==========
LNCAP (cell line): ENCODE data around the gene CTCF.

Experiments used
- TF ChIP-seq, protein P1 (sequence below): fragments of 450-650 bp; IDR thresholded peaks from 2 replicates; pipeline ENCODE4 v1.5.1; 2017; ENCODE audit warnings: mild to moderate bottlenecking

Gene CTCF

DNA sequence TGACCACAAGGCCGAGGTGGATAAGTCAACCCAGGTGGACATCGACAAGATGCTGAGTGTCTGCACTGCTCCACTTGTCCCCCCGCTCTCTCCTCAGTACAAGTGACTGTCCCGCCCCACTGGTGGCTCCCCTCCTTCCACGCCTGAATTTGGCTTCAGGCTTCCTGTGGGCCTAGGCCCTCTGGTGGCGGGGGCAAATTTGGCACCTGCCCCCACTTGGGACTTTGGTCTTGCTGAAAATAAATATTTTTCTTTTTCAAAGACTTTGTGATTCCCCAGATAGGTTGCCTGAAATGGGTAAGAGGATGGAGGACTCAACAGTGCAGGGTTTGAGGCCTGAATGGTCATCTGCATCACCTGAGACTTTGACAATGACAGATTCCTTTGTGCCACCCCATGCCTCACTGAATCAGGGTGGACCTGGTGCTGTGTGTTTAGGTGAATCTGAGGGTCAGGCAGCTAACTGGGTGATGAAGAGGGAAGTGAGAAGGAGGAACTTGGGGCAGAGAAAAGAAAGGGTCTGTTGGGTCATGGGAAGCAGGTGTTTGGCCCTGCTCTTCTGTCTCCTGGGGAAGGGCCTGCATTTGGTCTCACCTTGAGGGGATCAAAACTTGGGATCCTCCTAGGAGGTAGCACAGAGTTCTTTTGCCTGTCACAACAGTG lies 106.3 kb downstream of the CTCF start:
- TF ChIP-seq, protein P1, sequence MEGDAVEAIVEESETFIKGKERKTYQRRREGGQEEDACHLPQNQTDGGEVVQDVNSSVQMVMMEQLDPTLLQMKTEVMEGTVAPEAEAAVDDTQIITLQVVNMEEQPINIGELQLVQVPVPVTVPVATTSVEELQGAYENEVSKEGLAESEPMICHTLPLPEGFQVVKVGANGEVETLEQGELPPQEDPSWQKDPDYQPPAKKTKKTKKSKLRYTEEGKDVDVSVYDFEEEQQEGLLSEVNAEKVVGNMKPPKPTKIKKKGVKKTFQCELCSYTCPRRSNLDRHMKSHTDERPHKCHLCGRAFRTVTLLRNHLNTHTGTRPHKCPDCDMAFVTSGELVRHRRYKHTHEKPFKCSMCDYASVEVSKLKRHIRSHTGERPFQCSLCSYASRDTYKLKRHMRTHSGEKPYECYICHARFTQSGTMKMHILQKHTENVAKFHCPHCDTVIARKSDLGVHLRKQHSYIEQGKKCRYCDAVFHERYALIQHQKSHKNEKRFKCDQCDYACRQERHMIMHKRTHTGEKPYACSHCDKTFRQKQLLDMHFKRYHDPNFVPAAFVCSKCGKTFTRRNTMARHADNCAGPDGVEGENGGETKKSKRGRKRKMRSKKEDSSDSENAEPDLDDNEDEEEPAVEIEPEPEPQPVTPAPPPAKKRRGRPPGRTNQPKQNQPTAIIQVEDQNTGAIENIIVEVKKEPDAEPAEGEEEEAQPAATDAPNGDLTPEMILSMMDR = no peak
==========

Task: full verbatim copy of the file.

LNCAP (cell line): ENCODE data around the gene CTCF.

Experiments used
- TF ChIP-seq, protein P1 (sequence below): fragments of 450-650 bp; IDR thresholded peaks from 2 replicates; pipeline ENCODE4 v1.5.1; 2017; ENCODE audit warnings: mild to moderate bottlenecking

Gene CTCF

DNA sequence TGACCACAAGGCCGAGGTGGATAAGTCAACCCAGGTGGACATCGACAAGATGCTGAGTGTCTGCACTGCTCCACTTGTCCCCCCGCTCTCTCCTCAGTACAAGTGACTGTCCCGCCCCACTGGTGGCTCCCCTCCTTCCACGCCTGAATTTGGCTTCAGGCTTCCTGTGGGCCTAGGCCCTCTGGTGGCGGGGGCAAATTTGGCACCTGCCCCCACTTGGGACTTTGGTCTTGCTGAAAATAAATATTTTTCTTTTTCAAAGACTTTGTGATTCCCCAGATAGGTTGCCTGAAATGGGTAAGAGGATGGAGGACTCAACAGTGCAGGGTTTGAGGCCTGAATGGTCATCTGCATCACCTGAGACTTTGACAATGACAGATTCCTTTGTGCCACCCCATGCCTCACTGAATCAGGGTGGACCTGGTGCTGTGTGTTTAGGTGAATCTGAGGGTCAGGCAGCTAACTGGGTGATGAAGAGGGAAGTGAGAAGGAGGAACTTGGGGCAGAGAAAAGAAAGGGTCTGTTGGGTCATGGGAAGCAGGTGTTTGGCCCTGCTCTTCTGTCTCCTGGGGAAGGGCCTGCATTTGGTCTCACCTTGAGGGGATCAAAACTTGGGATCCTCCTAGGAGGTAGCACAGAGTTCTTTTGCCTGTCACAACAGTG lies 106.3 kb downstream of the CTCF start:
- TF ChIP-seq, protein P1, sequence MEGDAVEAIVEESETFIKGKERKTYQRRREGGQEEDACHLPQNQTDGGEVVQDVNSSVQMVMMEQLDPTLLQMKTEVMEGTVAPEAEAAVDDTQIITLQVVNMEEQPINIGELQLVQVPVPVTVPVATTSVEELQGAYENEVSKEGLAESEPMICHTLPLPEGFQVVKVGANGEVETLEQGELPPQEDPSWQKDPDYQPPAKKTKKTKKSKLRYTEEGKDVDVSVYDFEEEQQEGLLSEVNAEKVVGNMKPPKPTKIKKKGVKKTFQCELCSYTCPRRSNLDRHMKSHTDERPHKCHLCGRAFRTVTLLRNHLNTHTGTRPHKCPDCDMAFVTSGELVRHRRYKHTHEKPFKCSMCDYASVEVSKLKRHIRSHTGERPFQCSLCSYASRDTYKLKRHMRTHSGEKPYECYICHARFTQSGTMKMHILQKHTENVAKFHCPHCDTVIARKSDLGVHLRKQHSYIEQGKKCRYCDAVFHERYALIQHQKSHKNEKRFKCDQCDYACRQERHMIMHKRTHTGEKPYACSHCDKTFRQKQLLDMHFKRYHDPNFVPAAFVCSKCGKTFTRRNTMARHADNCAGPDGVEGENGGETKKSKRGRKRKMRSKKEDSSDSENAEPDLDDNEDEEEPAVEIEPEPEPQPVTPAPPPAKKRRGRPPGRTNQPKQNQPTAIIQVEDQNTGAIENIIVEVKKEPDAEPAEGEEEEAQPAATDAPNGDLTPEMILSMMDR = no peak